HHS changes may drive hospitalization reporting challenges

This past week, the Department of Health and Human Services (HHS) opened up a new area of data reporting for hospitals around the country. In addition to their numbers of COVID-19 patients and supply needs, hospitals are now asked to report their numbers of influenza patients, including flu patients in the ICU and those diagnosed with both flu and COVID-19.

The new reporting fields were announced in an HHS directive on October 6. They became “available for optional reporting” this past Monday, October 19; but HHS intends to make the flu data fields mandatory in the coming weeks. The move makes sense, broadly speaking—as public health experts worry about double flu and COVID-19 outbreaks putting incredible pressure on hospital systems, collecting data on both diseases at once can help the federal public health agencies quickly identify and get aid to the hospitals which are struggling.

However, it seems likely that the new fields have caused both blips in HHS data and challenges for the state public health departments which rely upon HHS for their own hospitalization figures. As the COVID Tracking Project (and this newsletter) reported over the summer, any new reporting requirement is likely to strain hospitals which are understaffed or underprepared with their in-house data systems. Such challenges at the hospital level can cause delays and inaccuracies in the data reported at both state and federal levels.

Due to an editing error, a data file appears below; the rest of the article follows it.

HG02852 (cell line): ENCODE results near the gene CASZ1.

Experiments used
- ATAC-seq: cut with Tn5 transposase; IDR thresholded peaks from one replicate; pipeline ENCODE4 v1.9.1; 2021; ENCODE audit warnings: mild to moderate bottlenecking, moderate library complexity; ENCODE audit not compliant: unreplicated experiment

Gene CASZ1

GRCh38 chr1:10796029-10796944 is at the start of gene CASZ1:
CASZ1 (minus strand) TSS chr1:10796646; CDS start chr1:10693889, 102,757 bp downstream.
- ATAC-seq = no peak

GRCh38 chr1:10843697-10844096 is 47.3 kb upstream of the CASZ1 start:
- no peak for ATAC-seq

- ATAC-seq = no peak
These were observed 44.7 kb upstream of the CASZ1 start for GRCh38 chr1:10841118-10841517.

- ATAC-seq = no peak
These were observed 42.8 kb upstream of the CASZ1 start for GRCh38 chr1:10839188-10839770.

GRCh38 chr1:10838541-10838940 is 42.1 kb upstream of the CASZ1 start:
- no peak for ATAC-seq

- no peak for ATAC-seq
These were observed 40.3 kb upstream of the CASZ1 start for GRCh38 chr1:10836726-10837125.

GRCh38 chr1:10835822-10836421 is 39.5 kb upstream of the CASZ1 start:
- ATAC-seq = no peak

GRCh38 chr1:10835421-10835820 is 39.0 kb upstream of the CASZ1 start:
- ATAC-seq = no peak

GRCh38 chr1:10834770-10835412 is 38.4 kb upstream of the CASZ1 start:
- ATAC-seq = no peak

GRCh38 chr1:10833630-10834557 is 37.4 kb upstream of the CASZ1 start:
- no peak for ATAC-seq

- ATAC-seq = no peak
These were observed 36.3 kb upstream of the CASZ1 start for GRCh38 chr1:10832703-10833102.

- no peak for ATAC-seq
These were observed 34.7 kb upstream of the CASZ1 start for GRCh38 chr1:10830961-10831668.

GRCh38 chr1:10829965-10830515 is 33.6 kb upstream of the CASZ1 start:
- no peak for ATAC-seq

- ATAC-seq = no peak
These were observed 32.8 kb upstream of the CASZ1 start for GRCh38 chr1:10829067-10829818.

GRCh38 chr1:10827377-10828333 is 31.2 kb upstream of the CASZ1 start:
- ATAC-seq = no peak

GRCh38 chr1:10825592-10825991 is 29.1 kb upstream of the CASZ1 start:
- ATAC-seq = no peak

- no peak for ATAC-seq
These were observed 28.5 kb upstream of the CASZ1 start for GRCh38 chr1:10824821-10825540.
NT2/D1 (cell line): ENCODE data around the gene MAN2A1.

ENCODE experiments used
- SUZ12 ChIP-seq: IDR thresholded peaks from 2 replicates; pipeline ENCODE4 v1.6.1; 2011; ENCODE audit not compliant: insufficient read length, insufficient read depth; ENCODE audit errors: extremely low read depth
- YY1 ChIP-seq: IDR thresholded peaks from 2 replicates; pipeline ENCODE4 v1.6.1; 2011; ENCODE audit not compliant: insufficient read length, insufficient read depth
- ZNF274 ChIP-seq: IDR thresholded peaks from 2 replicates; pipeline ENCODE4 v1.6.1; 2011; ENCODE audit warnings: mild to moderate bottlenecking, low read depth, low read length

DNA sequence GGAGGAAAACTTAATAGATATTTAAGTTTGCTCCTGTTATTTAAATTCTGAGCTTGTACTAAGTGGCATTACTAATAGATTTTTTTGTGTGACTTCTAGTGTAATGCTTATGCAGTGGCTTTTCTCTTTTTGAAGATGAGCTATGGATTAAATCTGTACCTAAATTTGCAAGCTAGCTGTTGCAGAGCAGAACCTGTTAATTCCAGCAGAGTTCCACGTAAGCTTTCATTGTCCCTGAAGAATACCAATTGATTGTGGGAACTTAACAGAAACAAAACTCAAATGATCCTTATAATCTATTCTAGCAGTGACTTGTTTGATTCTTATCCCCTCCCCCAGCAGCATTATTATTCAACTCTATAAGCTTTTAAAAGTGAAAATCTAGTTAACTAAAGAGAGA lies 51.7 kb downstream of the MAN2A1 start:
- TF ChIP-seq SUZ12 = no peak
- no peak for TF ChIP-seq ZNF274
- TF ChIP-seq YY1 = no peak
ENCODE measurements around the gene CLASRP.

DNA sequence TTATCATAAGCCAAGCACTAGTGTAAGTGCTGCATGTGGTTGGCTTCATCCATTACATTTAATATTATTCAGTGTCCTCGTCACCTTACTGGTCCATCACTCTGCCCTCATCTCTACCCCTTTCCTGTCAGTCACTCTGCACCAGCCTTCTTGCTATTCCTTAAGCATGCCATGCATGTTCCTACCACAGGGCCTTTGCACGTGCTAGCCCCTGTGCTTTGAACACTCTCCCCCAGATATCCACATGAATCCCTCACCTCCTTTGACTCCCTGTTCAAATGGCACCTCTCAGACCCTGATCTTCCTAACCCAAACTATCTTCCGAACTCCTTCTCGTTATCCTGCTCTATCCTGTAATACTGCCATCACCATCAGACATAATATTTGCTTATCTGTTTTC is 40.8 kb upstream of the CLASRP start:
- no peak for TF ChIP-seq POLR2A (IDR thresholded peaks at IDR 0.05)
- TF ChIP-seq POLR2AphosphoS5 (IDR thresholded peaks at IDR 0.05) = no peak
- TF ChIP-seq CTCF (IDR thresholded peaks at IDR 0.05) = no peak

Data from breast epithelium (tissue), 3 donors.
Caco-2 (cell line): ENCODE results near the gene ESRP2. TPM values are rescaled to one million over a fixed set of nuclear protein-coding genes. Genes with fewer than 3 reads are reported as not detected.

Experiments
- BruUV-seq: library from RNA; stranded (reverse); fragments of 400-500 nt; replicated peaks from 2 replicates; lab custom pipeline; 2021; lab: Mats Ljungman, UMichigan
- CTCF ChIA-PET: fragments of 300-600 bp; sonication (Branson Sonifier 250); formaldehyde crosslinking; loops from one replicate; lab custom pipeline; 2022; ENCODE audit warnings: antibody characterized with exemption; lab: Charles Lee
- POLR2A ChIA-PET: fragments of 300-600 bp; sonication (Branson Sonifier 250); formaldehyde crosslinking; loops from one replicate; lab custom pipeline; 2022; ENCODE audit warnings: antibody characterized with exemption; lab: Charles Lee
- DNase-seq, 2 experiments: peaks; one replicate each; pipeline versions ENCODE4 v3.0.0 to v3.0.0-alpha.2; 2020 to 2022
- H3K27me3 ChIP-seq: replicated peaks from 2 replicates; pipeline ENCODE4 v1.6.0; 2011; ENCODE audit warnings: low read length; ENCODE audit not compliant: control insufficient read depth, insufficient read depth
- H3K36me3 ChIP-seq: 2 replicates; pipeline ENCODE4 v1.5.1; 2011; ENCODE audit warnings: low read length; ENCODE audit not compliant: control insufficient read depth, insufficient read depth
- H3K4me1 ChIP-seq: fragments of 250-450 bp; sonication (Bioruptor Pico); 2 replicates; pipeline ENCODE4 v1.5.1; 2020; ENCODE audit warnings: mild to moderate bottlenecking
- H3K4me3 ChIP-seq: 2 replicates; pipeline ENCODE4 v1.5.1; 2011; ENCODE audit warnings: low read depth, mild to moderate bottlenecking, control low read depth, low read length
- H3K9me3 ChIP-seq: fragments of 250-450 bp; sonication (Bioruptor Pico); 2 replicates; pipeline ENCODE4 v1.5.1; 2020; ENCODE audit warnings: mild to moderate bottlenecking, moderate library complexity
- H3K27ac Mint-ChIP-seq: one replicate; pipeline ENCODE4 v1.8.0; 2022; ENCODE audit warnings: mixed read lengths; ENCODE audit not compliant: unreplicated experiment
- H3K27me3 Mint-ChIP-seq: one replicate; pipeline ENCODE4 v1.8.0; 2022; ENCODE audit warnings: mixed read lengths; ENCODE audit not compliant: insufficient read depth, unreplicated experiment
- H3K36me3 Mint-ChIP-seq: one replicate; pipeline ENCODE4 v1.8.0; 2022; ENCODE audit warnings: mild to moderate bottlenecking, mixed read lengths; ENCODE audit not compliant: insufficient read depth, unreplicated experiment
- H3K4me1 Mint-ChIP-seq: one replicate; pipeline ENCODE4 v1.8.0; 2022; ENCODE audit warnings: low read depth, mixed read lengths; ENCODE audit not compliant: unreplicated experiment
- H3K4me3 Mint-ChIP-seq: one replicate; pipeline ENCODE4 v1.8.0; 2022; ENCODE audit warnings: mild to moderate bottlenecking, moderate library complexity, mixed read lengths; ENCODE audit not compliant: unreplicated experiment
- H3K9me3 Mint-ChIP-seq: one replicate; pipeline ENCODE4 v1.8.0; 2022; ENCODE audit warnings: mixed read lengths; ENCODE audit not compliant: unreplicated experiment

This week, the COVID Tracking Project’s weekly update called attention to gaps in COVID-19 hospitalization data reported by states. Missouri’s public health department specifically linked their hospitalization underreporting to “data changes from the US Department of Health and Human Services.” Five other states—Kansas, Wisconsin, Georgia, Alabama, and Florida—also reported significant decreases or partial updates to their hospitalization figures. These states didn’t specify reasons for their hospitalization data issues, but based on what I saw over the summer, I believe it is a reasonable hypothesis to connect them with HHS’s changing requirements.

Jim Salter of the Associated Press built on the COVID Tracking Project’s observations by interviewing state public health department officials. He reported that, in Missouri, some hospitals lost access to HHS’s TeleTracking data portal:

Missouri Hospital Association Senior Vice President Mary Becker said HHS recently implemented changes; some measures were removed from the portal, others were added or renamed. Some reporting hospitals were able to report using the new measures, but others were not, and as a result, the system crashed, she said.

“This change is impacting hospitals across the country,” Becker said in an email. “Some states collect the data directly and may not yet be introducing the new measures to their processes. Missouri hospitals use TeleTracking and did not have control over the introduction of the changes to the template.”

As the nation sets COVID-19 records and cases spike in the Midwest, the last thing that public health officials should be worrying about right now is inaccurate hospitalization data. And yet, here we are.

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